How to start an open source project

Earlier today I read a tweet that led me to a web page that led me to another web site that finally dropped me into spending 25 minutes watching a video on Vimeo.

Now I'm not usually a great watcher of online videos, especially when I'm travelling and on a dodgy 3G internet connection but something about this presentation grabbed my attention.

If I could be bothered I would spend some time summarising the video and abstracting the key points. But as you should know by now I'm lazy and don't like to repeat things if I really don't have to.

So grab a coffee, some nice biscuits, settle down in a comfortable seat and watch the presentation.

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We all know that the vast majority of email is spam or UCE (unsolicited commercial email) and that there are people out there whose sole aim in life is to harvest your email address.

I'm sure that you are very careful about placing your email address online, ensuring that it is protected by javascript, or using contact forms with hidden email addresses.

But when you add your email address to a newsletter or service do you consider the security of that list?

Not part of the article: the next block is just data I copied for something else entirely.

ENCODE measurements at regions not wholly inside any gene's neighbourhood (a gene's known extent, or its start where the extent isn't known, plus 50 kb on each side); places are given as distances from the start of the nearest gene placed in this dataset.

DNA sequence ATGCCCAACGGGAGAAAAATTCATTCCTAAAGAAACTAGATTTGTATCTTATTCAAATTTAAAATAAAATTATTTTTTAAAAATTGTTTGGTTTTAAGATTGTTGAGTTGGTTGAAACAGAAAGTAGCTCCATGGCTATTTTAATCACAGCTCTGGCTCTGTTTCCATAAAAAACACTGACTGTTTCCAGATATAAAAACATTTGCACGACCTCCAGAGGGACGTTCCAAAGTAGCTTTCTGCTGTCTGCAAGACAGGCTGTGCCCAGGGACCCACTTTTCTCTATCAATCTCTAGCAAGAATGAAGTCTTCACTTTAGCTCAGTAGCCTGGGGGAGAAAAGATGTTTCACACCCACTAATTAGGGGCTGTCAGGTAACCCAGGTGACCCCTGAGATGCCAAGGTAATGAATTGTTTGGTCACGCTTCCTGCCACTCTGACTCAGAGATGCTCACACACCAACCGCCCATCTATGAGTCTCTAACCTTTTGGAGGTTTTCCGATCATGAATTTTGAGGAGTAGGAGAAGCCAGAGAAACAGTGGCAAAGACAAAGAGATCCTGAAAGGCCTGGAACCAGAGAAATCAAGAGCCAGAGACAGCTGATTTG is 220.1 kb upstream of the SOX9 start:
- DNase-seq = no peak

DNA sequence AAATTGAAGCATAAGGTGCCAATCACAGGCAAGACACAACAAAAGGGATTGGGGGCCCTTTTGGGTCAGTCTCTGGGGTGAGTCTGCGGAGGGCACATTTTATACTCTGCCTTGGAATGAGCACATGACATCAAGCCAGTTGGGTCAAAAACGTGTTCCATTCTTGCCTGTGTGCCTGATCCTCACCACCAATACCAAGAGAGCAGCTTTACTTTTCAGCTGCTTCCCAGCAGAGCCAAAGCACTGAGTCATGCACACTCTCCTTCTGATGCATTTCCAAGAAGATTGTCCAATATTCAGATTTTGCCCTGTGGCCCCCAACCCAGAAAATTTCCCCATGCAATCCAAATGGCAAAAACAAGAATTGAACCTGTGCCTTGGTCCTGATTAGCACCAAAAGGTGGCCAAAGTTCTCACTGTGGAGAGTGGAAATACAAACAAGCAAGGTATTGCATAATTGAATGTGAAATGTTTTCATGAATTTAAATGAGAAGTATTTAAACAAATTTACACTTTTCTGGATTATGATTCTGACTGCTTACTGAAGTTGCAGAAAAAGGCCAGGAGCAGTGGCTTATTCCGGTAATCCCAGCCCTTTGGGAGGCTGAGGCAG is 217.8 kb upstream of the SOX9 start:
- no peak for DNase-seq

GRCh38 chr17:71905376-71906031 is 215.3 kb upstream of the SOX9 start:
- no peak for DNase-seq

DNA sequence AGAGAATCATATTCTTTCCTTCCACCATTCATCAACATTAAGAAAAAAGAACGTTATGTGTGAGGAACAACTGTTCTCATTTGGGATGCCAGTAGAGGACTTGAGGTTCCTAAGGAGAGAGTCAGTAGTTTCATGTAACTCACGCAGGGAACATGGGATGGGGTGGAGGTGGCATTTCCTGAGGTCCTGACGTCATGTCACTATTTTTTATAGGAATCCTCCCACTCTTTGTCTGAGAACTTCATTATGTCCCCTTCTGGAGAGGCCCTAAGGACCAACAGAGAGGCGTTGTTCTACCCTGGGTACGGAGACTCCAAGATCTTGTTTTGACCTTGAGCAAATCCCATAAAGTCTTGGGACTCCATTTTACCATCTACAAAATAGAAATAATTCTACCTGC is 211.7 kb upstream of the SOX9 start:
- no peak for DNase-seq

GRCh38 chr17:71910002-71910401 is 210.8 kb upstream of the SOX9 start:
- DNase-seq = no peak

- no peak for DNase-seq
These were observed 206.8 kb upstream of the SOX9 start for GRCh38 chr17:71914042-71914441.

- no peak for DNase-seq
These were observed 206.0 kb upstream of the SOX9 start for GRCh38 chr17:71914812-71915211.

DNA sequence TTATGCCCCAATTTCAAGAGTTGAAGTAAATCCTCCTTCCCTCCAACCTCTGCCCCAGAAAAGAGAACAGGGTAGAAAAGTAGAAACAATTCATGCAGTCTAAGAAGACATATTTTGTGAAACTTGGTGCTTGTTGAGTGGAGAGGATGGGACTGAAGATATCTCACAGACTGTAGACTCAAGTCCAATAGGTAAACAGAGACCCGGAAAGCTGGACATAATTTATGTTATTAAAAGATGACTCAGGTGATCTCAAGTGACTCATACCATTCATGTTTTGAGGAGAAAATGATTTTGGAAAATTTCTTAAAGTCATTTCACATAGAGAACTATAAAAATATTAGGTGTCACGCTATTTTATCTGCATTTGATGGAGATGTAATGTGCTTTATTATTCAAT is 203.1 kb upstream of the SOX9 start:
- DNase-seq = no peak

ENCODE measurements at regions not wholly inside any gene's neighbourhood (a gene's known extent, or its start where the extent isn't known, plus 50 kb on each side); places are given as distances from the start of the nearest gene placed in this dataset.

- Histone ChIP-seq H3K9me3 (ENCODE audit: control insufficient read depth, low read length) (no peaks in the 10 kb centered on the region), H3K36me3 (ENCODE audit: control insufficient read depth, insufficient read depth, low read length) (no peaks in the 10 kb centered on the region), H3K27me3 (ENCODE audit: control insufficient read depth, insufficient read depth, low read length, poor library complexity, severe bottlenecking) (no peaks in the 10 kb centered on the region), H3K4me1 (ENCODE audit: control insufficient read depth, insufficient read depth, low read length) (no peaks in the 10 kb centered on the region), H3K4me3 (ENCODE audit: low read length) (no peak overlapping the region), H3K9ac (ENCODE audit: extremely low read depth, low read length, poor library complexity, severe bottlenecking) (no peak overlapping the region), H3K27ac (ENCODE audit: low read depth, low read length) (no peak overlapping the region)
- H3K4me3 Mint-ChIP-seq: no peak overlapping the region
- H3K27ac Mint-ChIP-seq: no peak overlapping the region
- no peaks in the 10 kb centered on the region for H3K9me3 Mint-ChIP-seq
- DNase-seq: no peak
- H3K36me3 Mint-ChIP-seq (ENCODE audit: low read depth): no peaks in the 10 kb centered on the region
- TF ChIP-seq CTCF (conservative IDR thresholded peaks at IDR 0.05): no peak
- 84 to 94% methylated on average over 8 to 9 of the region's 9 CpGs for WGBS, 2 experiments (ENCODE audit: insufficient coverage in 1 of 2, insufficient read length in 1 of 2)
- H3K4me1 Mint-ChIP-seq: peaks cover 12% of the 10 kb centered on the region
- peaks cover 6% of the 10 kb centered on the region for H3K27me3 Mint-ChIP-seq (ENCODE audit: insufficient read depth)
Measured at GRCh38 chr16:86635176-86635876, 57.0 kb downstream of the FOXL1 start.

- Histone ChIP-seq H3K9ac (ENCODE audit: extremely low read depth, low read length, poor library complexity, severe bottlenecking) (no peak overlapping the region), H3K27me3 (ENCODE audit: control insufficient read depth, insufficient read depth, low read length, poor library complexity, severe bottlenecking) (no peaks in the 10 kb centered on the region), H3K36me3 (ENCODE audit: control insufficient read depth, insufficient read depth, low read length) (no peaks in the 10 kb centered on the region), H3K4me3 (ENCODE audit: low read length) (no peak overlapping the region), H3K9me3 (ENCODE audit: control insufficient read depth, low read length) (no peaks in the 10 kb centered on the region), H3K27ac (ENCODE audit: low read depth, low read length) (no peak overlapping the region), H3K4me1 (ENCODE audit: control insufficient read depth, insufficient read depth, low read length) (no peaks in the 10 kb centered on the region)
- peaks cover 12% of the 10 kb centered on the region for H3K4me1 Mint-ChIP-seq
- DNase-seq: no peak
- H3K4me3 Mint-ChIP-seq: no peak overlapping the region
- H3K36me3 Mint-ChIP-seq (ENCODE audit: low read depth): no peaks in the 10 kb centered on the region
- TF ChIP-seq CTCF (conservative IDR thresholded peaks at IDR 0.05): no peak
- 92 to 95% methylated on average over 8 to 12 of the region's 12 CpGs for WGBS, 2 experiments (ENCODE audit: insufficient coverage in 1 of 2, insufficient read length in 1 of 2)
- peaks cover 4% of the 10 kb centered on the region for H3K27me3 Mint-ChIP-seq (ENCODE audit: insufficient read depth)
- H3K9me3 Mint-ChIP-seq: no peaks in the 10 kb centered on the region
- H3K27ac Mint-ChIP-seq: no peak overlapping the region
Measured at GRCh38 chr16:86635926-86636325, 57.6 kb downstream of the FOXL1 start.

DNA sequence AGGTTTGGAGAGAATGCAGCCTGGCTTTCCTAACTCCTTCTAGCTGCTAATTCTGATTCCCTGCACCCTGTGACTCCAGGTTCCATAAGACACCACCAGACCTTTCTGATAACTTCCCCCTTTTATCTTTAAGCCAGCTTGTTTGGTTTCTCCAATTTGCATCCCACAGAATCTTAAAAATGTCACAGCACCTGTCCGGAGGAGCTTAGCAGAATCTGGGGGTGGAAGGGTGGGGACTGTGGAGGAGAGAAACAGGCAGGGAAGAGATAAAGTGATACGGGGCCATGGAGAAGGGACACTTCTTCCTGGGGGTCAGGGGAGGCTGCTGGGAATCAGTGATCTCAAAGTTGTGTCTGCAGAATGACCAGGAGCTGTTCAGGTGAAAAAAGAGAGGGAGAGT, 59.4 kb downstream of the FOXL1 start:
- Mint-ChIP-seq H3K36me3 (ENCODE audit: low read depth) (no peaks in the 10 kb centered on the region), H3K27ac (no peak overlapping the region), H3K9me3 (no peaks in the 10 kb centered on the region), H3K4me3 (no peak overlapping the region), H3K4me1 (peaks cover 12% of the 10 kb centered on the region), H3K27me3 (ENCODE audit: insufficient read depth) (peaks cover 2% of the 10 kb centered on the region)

There are certainly benefits to both social networking and networking in person. Is one really better than the other? Well, I guess my answer is that in order to really develop quality relationships, face-to-face is the best way. Is that always possible in today’s technological age of communicating online all over the world? Not always.

Social networking makes it very convenient for the non-socialites to stay cocooned in their own little world. Sure, they talk to people on the phone, over Skype, they Twitter and blog, but I would argue that the bulk of that interaction with the outside world only creates a “surface relationship.” Whereas an interpersonal relationship requires getting to know the other person more deeply.

The web was meant to be read, not squished.
This isn't the way to test a responsive design.